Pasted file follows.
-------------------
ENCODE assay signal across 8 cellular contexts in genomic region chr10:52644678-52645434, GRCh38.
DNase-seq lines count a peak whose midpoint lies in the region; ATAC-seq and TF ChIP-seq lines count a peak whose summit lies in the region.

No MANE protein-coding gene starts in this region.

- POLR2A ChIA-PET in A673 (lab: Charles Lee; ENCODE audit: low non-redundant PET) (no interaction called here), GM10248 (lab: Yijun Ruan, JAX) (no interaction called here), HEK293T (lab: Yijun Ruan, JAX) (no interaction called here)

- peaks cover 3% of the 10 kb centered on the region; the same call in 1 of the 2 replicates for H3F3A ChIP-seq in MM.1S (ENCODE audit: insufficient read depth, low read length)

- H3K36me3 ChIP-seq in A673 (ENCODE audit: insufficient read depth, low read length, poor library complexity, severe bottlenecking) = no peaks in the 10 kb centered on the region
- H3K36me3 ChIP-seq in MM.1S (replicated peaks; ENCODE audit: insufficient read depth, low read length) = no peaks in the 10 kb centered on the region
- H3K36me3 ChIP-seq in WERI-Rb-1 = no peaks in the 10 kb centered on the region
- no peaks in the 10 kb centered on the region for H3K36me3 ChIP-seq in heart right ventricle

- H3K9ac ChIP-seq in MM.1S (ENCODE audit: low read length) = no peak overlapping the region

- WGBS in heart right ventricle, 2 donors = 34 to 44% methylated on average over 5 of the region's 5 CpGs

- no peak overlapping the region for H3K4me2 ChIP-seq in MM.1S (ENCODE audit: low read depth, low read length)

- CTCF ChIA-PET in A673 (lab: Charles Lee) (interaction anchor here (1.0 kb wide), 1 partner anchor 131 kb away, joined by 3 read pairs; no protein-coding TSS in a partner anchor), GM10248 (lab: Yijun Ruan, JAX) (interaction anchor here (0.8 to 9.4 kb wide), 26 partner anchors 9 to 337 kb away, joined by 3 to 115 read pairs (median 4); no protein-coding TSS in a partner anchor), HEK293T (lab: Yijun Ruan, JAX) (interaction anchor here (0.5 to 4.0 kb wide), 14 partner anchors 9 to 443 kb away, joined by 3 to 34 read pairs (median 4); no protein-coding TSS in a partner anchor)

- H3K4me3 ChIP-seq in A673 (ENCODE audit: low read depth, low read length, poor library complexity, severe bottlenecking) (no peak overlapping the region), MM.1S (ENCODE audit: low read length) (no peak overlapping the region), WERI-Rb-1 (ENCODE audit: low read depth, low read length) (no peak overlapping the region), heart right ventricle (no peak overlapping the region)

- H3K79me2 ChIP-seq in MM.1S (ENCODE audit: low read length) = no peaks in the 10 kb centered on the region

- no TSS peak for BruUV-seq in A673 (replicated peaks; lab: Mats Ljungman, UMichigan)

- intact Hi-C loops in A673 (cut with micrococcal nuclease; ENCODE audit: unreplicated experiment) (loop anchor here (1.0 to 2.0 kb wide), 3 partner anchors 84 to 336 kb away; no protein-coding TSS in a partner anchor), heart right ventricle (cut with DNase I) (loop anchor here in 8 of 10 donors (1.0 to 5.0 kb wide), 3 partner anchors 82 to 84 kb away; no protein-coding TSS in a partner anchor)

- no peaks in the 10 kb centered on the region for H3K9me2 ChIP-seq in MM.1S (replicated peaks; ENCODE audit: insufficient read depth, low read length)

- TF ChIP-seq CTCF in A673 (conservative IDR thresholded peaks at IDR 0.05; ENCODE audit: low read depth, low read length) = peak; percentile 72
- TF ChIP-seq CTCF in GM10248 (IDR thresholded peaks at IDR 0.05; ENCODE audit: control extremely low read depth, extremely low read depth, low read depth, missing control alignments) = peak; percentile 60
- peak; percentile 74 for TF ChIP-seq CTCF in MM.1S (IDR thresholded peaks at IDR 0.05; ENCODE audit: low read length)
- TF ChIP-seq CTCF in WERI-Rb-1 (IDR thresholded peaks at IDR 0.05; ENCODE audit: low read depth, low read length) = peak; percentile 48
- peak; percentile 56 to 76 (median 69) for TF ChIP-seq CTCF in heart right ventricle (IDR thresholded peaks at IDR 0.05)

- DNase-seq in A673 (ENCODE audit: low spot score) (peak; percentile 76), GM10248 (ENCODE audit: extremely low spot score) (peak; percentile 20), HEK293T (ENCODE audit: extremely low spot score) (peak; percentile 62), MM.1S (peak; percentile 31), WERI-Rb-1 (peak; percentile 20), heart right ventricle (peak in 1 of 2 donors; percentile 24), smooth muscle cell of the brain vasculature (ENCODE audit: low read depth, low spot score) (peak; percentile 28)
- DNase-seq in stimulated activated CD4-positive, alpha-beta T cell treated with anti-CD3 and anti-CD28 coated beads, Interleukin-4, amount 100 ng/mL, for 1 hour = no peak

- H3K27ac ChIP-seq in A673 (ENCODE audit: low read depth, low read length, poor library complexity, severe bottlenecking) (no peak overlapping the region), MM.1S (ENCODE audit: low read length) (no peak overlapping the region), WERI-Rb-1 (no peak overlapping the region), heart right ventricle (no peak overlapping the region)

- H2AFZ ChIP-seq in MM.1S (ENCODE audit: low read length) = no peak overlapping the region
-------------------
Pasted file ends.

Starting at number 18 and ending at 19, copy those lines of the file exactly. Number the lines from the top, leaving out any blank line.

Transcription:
- no peaks in the 10 kb centered on the region for H3K9me2 ChIP-seq in MM.1S (replicated peaks; ENCODE audit: insufficient read depth, low read length)

- TF ChIP-seq CTCF in A673 (conservative IDR thresholded peaks at IDR 0.05; ENCODE audit: low read depth, low read length) = peak; percentile 72